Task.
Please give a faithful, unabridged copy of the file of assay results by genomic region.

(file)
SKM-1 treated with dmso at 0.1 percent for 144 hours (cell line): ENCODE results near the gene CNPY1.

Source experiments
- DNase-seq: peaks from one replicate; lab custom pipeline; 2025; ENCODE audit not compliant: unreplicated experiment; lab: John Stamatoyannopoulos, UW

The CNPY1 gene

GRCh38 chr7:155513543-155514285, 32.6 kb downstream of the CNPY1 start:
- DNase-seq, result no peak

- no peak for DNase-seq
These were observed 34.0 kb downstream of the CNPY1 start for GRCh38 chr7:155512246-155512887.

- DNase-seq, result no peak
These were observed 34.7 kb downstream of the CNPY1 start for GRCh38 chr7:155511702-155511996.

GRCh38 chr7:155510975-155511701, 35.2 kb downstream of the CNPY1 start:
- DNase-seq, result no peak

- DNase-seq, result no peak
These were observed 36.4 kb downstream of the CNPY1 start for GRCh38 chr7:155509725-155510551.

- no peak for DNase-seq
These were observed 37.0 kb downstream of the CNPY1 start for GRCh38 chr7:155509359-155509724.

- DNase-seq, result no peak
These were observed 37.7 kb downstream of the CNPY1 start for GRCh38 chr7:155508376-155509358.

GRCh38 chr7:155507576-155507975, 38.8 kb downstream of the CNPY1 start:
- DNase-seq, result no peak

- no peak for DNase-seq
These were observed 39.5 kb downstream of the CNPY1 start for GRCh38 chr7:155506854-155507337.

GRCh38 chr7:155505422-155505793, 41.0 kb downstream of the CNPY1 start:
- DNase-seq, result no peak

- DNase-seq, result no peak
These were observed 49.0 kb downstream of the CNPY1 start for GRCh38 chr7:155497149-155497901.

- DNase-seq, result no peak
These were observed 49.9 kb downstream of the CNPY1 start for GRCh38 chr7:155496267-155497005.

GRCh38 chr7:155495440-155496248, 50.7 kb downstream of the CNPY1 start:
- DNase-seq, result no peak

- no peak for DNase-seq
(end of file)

SKM-1 treated with dmso at 0.1 percent for 144 hours (cell line): ENCODE results near the gene CNPY1.

Source experiments
- DNase-seq: peaks from one replicate; lab custom pipeline; 2025; ENCODE audit not compliant: unreplicated experiment; lab: John Stamatoyannopoulos, UW

The CNPY1 gene

GRCh38 chr7:155513543-155514285, 32.6 kb downstream of the CNPY1 start:
- DNase-seq, result no peak

- no peak for DNase-seq
These were observed 34.0 kb downstream of the CNPY1 start for GRCh38 chr7:155512246-155512887.

- DNase-seq, result no peak
These were observed 34.7 kb downstream of the CNPY1 start for GRCh38 chr7:155511702-155511996.

GRCh38 chr7:155510975-155511701, 35.2 kb downstream of the CNPY1 start:
- DNase-seq, result no peak

- DNase-seq, result no peak
These were observed 36.4 kb downstream of the CNPY1 start for GRCh38 chr7:155509725-155510551.

- no peak for DNase-seq
These were observed 37.0 kb downstream of the CNPY1 start for GRCh38 chr7:155509359-155509724.

- DNase-seq, result no peak
These were observed 37.7 kb downstream of the CNPY1 start for GRCh38 chr7:155508376-155509358.

GRCh38 chr7:155507576-155507975, 38.8 kb downstream of the CNPY1 start:
- DNase-seq, result no peak

- no peak for DNase-seq
These were observed 39.5 kb downstream of the CNPY1 start for GRCh38 chr7:155506854-155507337.

GRCh38 chr7:155505422-155505793, 41.0 kb downstream of the CNPY1 start:
- DNase-seq, result no peak

- DNase-seq, result no peak
These were observed 49.0 kb downstream of the CNPY1 start for GRCh38 chr7:155497149-155497901.

- DNase-seq, result no peak
These were observed 49.9 kb downstream of the CNPY1 start for GRCh38 chr7:155496267-155497005.

GRCh38 chr7:155495440-155496248, 50.7 kb downstream of the CNPY1 start:
- DNase-seq, result no peak

- no peak for DNase-seq